Hewlett Packard Enterprise Co. disclosed an $8.8 billion deal to spin off and merge most of its software operations with Britain’s Micro Focus International PLC, the latest move by the Silicon Valley giant to narrow its business focus.
Under the deal, HP Enterprise shareholders would get Micro Focus shares currently valued at about $6.3 billion and own slightly more than half the company. Micro Focus also will pay HP Enterprise $2.5 billion in cash.
The proposed deal would be the largest purchase by a British firm of a foreign technology company. It comes despite a steep drop in the pound against the U.S. dollar after the U.K. voted in June to exit from the European Union, making the acquisition potentially more expensive for Micro Focus.
Under terms of the agreement, HP Enterprise would divest businesses that include the former operations of Autonomy Corp., a British software maker acquired in 2011 for $11 billion in a deal widely regarded as a mistake.
HP Enterprise, created during last fall’sbreakup of Hewlett-Packard Co., sells hardware, software and services to businesses. Since the split, its chief executive, Meg Whitman, has moved to further narrow the company’s focus through a series of sales and spinoffs.
Ms. Whitman said the Micro Focus deal, announced along with its fiscal third-quarter earnings, should help her company concentrate on core businesses while transferring the divested operations to a team that was more likely to realize their potential.
“This is all about focusing the company on a strategy we know we can win at,” Ms. Whitman said in an interview.
In May, HP Enterprise completed a $2.3 billion deal in China to sell a 51% stake in a venture called H3C that sells networking, server and storage hardware and related services. That same month, HP Enterprise struck a deal to spin off a computer services business that employs about 100,000 people—two-thirds of the company’s workforce count—and merge it with operations of Computer Sciences Corp.
The software businesses employ about 12,000 people. Once the latest transactions are closed next year, HP Enterprise’s staff will have declined to between 50,000 and 60,000 employees from about 210,000, Ms. Whitman said.
Kevin Loosemore, executive chairman of Micro Focus, will head the combined company.
Newbury, England-based Micro Focus specializes in software that works with older computer systems, Mr. Loosemore said in an interview. The assets his company is acquiring fit that strategy well, he said. Two years ago, the company acquired U.S. rival The Attachmate Group Inc. for $1.2 billion.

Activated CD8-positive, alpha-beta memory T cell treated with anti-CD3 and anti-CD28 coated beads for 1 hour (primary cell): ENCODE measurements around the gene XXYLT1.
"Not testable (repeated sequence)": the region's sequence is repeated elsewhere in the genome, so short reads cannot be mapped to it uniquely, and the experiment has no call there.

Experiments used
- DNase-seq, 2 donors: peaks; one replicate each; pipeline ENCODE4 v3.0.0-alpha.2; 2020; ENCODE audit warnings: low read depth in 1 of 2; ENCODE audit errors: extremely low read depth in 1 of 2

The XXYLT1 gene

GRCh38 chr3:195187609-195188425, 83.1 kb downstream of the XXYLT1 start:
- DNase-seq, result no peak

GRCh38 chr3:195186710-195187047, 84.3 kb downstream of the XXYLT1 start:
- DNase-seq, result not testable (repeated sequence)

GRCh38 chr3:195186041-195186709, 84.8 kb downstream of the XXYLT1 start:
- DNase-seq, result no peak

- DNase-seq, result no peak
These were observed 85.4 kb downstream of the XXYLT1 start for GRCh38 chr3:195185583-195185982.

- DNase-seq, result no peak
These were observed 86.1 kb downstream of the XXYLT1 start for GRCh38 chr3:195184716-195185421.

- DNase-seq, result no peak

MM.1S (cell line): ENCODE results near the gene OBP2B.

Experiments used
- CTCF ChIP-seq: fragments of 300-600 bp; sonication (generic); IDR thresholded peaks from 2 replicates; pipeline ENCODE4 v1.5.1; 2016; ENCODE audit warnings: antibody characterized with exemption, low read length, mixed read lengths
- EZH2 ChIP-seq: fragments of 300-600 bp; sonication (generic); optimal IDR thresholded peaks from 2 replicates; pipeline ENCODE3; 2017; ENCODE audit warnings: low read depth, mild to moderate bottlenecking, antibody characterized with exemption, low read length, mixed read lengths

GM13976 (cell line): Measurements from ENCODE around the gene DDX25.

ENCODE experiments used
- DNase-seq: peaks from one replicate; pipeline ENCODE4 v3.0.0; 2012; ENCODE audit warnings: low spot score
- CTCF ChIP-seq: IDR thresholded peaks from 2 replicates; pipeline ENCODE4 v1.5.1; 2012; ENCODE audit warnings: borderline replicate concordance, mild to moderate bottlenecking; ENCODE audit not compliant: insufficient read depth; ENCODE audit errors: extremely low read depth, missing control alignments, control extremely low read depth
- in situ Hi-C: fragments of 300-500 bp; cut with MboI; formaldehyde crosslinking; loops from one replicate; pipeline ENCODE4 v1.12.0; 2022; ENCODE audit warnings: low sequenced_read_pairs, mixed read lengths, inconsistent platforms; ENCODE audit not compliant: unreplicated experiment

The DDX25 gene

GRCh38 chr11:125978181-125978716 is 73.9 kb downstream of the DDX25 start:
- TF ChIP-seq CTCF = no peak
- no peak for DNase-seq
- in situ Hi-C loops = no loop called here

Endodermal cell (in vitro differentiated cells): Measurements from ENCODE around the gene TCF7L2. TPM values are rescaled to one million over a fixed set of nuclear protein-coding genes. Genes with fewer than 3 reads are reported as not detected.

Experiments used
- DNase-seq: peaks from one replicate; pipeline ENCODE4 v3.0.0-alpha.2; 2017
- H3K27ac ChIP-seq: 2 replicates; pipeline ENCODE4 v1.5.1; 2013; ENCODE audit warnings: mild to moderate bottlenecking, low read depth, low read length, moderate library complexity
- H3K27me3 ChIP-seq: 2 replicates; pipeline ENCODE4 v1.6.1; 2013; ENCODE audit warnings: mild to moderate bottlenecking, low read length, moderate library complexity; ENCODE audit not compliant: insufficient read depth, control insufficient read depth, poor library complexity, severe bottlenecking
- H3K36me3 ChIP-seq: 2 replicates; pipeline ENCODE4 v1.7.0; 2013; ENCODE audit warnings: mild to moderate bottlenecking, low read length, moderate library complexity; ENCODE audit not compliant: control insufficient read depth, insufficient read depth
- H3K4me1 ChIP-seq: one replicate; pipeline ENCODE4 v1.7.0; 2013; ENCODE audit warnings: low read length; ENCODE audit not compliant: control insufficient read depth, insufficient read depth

HP Enterprise on Wednesday reported revenue in the software operations declined 18% from the same quarter a year earlier. The company plans to keep some software products, particularly programs associated with keeping companies’ back-office computing infrastructure running. Those products include software-defined networking, an adjunct to HP Enterprise’s networking hardware business.
After the Micro Focus deal, which mainly involves business applications software, the Palo Alto, Cailf., company is “basically all-in on infrastructure,” said Crawford Del Prete, an analyst at International Data Corp.
HP Enterprise said its third-quarter results included a sevenfold jump in net income because of a $2.2 billion gain from the May sale of a Chinese unit called H3C. But there were signs of weakness in some of its hardware businesses.In all, the company reported profit for the period ended July 31 of $2.27 billion, or $1.32 a share, compared with $320 million, or 19 cents a share, a year earlier. Revenue declined to $12.2 billionfrom $13.06 billion.
The company said third-quarter server revenue was 4% lower than the year-earlier period. Storage revenue also was down 8% and networking revenue down 22%.
On an adjusted basis excluding one-time gains and charges, HP Enterprise said its per share profit was 49 cents, compared with 45 cents in the year-earlier period. Analysts on that basis had predicted earnings per share of 44 cents on revenue of $12.64 billion.
For the current quarter, the company estimated it will report adjusted earnings per share of 58 cents to 63 cents. Analysts on that basis had predicted earnings of 60 cents a share.
HP Enterprise increased its estimate for earnings for the fiscal year ending in October. It projects adjusted earnings per share of between $1.90 and $1.95, up from a prior projection of between $1.68 and $1.78.
The company’s share price declined about 2% in after-hours trading.